Visiting hours: 09:30 am to 05:00 pm. Ticket: Rs.2.00. Closed on Mondays and Government holidays. Phone: 2467071, 2467096.
For a celestial trip of the scientific kind, visit the Planetarium. Its worth every moment.
Visiting hours: 11:00 am to 04:00 pm. Ticket: Rs. 20.00 closed on Mondays and 4th Thursday of the month. Phone: (0532)2467093.
Sai Dham Mandir
(Dramand Road, A.G. Office)
This new Temple of Shirdi Sai Baba is situated at Dramnd Road near A.G. Office. A large number of tourists come on Thursday to visit.
- Diesel Locomotive Works
- Areva t&d
- Bharat Pumps & Compressors
And many more in near by areas
For more details see the state wise industrial List
One of the most famous universities of India, it has a sprawling campus, graced by fine buildings in Victorian and Islamic architectural styles.
The museum has a good collection of sculpture, especially of the Gupta era.Ph:2407409, 2408690
Designed by William Emerson, this is an excellent mix of Gothic and Indian architectural elements. Commenced in 1874 and opened in 1886, it has an arcade quadrangle which is dominated by a 200 feet minaret tower in cream colored sandstone from Mirzapur with marble and mosaic floors. The domes of the Indo-Saracenic structure are clad in Multan glazed tiles.
Adjacent to the museum, this splendid park was once known as Company Bagh. It has some fine colonial buildings, including the public library. G.N. Jha research institute and the status od chandra Shekhar Azad. Dictated to great martyr chandra shekhar Azad who laid down his life fighting British force here.
All Saints Cathedral (Patthar Girjaghar)
This magnificent cathedral, designed by Sir William Emerson in 1870 and consecrated in 1887, is the finest of Anglican Cathedal in Asia is faced in White Stone with red stone dressing. No one visiting the cathedral can fail to be impressed by the beauty of the marble altar with intricate inlay and mosaic work.
A large garden in which tombs of Khusro, son of emperor Jahagir and Shah Begam are located.
Standing at Chandra Shekhar Azad Park (Alfred Park) the memorial has a lofty tower and arcaded cloister. In 1879, the library was shifted to the present premises at Chandra Shekhar Azad Park (Alfred Park) It has about 75,000 books, besides a treasure trove of manuscripts and journals.
Situated near the Thornhill and Myne Memorial, this large hall has a 180 feet high tower . The interior of this memorial hall was ornamented with designs by Professor Gamble of the South Kensington Museum, London. Completed in 1879 this hall was meant for public meetings, balls and receptions in commemoration of the assassinated Viceroy.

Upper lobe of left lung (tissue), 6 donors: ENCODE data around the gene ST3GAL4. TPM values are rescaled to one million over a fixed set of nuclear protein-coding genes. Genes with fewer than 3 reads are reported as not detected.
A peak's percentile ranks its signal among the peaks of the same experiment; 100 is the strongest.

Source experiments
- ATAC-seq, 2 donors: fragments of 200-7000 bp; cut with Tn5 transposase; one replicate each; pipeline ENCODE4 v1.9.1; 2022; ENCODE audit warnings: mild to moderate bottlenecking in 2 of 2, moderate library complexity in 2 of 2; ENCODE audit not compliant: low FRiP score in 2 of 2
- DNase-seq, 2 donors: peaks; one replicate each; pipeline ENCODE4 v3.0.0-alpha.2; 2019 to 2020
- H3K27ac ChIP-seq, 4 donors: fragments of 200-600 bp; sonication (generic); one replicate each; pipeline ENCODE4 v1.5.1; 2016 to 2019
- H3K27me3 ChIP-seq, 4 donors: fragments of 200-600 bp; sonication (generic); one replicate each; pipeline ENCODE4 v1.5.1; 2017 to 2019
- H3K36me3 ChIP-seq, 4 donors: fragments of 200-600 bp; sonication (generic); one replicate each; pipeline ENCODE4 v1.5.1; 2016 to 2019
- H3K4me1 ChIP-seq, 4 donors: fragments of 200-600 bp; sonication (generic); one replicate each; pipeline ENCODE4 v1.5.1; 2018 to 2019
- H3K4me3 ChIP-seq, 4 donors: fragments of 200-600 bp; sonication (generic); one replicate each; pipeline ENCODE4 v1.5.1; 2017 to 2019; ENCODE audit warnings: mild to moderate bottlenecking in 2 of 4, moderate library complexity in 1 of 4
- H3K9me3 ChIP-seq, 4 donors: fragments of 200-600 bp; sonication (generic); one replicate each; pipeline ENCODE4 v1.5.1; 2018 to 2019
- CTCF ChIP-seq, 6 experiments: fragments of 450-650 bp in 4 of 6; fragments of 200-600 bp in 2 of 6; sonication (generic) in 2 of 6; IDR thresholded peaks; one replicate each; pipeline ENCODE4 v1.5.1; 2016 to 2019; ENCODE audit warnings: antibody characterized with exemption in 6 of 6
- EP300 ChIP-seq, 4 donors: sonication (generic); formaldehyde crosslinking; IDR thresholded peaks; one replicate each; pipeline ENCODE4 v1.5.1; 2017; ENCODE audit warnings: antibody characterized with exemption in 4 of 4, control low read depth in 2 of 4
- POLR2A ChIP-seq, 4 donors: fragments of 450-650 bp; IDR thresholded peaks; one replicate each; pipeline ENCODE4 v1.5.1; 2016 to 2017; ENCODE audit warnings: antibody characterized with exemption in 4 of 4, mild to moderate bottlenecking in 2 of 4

People looking for mental peace and spiritual healing visit this place. Jhusi is known for many Ashrams and Temples. This place is approachable by Taxis, Buses, Boats, etc.
Shringverpur is famous kingdom of Nishadraj (King of Boatmen). Excavations have revealed a temple of Shringi Rishi. On the banks of Ganga there’s a platform `Ramchaura’ – said to be the place where Lord Rama stayed overnight while going to the forest and his feet were washed by Nishadraj, before steering Rama across the Ganga in his Boat.
Bhita is an archaeological site 20 km from Allahabad, with remains dating back to 300 B.C.
Tons River Aqueduct (43km)
A popular picnic spot.
It is a place traditionally associated with the Mahabharata; the city was also once a great Buddhist centre. Lord Buddha is believed to have visited Kaushambi twice to deliver discourses. The ruins of an ancient fort bear witness to the antiquity of the place. There are also remains of an monastery.
Upardaha Lake (44km)
One of the protected lakes in Uttar Pradesh
On the banks of Ganga, this provincial capital of the Mughals has many ruins.Sheetla Mata Mandir and Kaleshwar Mahadevji temple are famous temples of Kara.
How would you like to travel?
Allahabad is served by the Allahabad Airport (Bamrauli Air Force Base) (IXD) and is linked to Delhi by Air India Regional. Other larger airports in the vicinity are at Varanasi (Varanasi International Airport, 142 km (88 mi)) and Lucknow (Amausi International Airport 200 km (120 mi))
Allahabad is well connected by trains with all major cities, viz. Kolkata, Delhi, Jaipur, Lucknow and Mumbai.
Allahabad, on National Highways 2, 27 and 24 B, is connected to all parts of the country by good roads.
- 433 km from Agra
- 1207 km from Ahmedabad
- 167 km from Ayodhya
- 680 km from Bhopal
- 799 km from Calcutta
- 1790 km from Chennai
- 125 km from Chitrakoot
- 673 km from Jaipur